- Kenya will launch an electronic voucher subsidy programme this week in a move aimed at addressing the challenges of input thefts that marred the previous process.
- The first phase will cover 200,000 farmers across 12 counties and it will be rolled out this Friday in Kisumu.
- The second will add 17 more counties with all the regions expected to be covered in the next two years.
Kenya will launch an electronic voucher subsidy programme this week in a move aimed at addressing the challenges of input thefts that marred the previous process.
The first phase will cover 200,000 farmers across 12 counties and it will be rolled out this Friday in Kisumu. The second will add 17 more counties with all the regions expected to be covered in the next two years.
Under the e-voucher programme, a number of agrovet will be registered with the government to participate.
Farmers will be issued with the e-vouchers through their mobile phones after validation by extension officers. They will then be given a pay bill number to make payments and receive a text message confirmation from Safaricom.
“Farmers will take the message to registered agro dealers and get the farm inputs they require,” said Joseph Komu, project coordinator of the national value chain support.
Once a farmer's payment has been made, it will trigger the government side that supports this programme, which will then pay the balance to ensure the agro dealer gets a hundred percent of the total amount needed for a given input.
Through this programme, the farmer will pay 40 percent of the entire cost with remainder to be met by the government.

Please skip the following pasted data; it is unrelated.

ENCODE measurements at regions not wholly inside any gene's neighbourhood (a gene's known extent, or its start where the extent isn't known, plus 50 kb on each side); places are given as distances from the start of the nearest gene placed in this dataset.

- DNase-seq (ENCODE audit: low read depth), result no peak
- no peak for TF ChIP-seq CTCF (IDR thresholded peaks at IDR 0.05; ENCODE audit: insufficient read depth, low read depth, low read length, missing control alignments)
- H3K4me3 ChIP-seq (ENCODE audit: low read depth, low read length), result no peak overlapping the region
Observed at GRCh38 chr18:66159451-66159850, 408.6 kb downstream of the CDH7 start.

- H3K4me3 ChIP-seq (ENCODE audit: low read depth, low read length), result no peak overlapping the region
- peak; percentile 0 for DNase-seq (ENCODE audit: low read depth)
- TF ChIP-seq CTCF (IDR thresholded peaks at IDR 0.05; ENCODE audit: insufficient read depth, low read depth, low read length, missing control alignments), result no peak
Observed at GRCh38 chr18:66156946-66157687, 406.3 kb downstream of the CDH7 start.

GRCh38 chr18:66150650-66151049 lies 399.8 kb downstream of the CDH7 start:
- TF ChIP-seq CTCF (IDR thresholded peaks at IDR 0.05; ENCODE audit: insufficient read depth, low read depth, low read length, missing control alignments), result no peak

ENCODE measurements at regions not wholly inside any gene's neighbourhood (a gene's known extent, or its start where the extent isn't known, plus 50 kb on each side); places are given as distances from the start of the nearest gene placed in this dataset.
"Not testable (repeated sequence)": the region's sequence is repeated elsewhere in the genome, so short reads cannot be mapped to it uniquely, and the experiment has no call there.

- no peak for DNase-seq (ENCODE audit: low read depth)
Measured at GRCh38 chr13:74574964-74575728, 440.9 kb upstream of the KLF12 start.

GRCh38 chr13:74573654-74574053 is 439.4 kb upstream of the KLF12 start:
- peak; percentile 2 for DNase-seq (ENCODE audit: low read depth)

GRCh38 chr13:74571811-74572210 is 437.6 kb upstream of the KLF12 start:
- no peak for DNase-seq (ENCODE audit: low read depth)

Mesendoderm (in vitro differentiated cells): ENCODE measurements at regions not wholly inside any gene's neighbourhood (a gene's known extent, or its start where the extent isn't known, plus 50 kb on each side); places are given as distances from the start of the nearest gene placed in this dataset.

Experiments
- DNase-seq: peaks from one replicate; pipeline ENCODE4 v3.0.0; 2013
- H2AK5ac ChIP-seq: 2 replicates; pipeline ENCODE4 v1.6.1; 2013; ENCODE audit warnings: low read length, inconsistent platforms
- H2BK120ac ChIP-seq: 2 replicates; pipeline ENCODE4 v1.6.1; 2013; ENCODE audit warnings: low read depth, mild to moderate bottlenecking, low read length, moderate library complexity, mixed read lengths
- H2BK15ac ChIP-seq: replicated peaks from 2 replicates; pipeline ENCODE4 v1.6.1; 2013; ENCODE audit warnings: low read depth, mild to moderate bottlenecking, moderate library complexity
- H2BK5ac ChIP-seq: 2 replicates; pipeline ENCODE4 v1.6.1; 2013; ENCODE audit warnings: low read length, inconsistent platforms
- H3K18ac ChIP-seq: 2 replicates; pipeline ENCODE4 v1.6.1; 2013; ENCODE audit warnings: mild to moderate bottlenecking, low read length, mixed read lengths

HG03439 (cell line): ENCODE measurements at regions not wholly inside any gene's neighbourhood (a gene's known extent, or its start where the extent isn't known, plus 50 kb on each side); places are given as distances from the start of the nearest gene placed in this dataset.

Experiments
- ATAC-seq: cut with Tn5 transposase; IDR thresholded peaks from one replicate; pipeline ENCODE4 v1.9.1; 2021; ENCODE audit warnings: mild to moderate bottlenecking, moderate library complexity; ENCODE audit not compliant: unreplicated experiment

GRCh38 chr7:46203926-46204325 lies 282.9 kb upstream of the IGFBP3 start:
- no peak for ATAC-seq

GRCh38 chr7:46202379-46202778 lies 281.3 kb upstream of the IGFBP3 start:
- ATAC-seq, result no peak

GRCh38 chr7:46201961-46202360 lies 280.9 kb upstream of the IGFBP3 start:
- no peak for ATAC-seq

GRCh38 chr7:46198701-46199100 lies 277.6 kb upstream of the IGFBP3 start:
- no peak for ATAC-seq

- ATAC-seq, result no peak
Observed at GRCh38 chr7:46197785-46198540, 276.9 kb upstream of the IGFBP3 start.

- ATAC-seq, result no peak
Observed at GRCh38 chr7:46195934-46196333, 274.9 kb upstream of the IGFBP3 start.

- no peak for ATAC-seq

This is part of the wider plan by the government to address the challenge of low yields.
The government has been implementing a fertiliser subsidy for the last 12 years. The current scheme model has however been inefficient and largely public sector-driven in the importation, storage and distribution through the National Cereals and Produce Board (NCPB).
This model has faced some challenges including high cost to government, at approximately Sh5 billion per year and has been characterised by inefficiencies in its delivery and management.
Over the years, the impact has remained sub-optimal, failing to realise the food and nutrition security targets as not all targeted farmers are effectively reached and even the few that are often reached, they get the fertiliser out of season.
The subsidy programme has previously focused mainly on fertiliser and less on other inputs thereby compromising the potential gains from a combination of various inputs (fertiliser, seeds, agrochemicals and other planting and stocking materials).
The programme will expand to other crops such as sugar cane, coffee and Irish potatoes unlike previously when it primarily targeted maize farmers.